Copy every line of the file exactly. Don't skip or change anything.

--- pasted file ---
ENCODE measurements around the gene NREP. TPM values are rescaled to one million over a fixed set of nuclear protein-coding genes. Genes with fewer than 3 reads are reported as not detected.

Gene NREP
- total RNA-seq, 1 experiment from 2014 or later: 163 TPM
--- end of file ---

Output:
ENCODE measurements around the gene NREP. TPM values are rescaled to one million over a fixed set of nuclear protein-coding genes. Genes with fewer than 3 reads are reported as not detected.

Gene NREP
- total RNA-seq, 1 experiment from 2014 or later: 163 TPM